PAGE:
The following is a post written by an amazing woman named Diane Reilly, a lifelong friend of my mother’s. Her sister, Colleen Leslie Reilly, was killed 7 years ago and this is her account of her grief, how it has shaped her life, and how she allowed the tragedy to transform her. We honor her courage, honesty, and resilience.
You could be right in the middle of the most mundane task – you could be brushing your teeth or doodling in a meeting at work or perhaps weeding your garden when that phone call comes. It happened to me 7 years ago today on a warm humid morning just like this one. I was driving on the MA Pike, on the way back from dropping my daughter off at Logan airport – her predawn flight allowing me plenty of time to get to work. I was preoccupied – swatting a mosquito that had danced on my dashboard during the entire trip, when the phone rang. At 6:08am on a Tuesday in May, I learned that my sister had died the night before, on Memorial Day, forever marking this holiday for me. The day we set aside to remember the sacrifices of our soldiers, the “unofficial start of summer” is now the day my sister died. But of equal significance to me is the day following, the aftermath of a tragic event, the day I was catapulted into a changed world. I have heard it said that when the Universe wants the attention of some, a tap on the shoulder will suffice – but for others, like me, nothing short of a brick to the head will do.
That brick to the head shattered my elitist belief that tragedy happens to other people, to the less fortunate, to the unlucky. After my mother died a painful, premature death from pancreatic cancer, I harbored this ridiculous belief that somehow my family had developed immunity against further loss but I have learned there is no immunity, no inoculation against death. Every one of us will experience the loss of someone we love – eventually. My sister’s death destroyed the illusion that I could somehow protect and guard those most precious to me. I have learned that I have no control. Though I might live a reasonably responsible life, taking care and caution to mitigate risk, I cannot stop a stray cell from dividing, or a drunk from getting behind the wheel of a car. Though I would “shoot the moon and put out the sun” if I thought I could save a loved one, I now know those attempts are futile and exhausting. The truth of the matter is that there are far too many people in my life who choose to live on the edge and if I get too close, it is likely that we will both fall off the precipice. When I am frightened for them and sick with worry, I will throw out a life line but I cannot stop anyone from driving too fast or drinking too much or choosing an abusive partner. As much as I abhor the concept of living in fear, I confess that I am forever waiting for the “other shoe to drop.” It is the price I pay for leading a conscious life. Whenever my phone rings at an odd hour or the voice on the other end is unfamiliar, fear rises up in me. I remember that early morning May phone call that changed everything, that changed me.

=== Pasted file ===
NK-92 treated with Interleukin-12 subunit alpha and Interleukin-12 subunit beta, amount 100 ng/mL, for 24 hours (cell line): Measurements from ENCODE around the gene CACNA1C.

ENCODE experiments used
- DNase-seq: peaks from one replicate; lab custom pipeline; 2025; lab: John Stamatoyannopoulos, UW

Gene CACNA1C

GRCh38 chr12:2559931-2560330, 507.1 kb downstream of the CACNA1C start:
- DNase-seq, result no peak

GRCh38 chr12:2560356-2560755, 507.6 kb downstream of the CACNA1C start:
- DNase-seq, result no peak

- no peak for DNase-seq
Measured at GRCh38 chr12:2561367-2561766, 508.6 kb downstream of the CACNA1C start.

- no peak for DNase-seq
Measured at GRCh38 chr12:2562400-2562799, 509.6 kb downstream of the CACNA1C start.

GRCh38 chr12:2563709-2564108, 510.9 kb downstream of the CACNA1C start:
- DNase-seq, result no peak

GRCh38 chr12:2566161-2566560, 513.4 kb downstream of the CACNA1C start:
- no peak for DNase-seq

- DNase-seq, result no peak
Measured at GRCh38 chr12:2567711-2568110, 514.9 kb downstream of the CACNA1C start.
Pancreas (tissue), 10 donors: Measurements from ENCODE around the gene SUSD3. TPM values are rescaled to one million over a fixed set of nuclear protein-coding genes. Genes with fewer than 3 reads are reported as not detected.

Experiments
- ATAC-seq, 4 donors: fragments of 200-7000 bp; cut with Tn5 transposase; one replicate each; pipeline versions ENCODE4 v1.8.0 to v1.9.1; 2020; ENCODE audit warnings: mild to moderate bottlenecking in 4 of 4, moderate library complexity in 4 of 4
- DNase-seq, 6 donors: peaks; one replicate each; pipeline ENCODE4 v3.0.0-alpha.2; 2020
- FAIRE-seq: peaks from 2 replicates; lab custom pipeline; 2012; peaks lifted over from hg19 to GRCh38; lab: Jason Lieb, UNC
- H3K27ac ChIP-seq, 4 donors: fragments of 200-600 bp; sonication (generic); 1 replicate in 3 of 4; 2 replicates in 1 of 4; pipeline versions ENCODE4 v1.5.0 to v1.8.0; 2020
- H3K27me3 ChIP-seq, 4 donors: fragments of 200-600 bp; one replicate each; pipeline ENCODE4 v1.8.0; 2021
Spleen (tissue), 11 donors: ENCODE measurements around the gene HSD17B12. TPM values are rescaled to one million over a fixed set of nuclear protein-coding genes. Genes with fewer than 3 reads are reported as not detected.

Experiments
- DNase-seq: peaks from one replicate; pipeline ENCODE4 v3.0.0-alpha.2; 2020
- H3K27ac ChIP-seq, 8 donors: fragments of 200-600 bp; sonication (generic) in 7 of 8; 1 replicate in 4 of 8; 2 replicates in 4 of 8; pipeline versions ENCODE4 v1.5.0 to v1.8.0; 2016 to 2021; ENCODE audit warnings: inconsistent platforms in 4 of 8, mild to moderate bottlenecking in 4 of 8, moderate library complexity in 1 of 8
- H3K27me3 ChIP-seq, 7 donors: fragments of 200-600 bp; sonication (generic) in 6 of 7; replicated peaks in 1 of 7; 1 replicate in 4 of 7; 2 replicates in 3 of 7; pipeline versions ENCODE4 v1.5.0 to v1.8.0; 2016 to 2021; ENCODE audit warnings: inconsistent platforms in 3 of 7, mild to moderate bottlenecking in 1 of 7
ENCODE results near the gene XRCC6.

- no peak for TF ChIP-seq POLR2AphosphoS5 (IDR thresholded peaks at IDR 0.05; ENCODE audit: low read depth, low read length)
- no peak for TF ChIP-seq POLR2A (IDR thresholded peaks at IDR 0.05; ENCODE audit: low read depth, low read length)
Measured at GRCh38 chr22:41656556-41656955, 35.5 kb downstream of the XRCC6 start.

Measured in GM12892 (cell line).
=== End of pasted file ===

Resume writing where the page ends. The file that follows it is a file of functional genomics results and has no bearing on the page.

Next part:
Yet, I consider the experience of tragedy to be a gift.
I am awake, I am aware; I am paying attention – most of the time.
And if I am momentarily distracted, please, just tap me on the shoulder.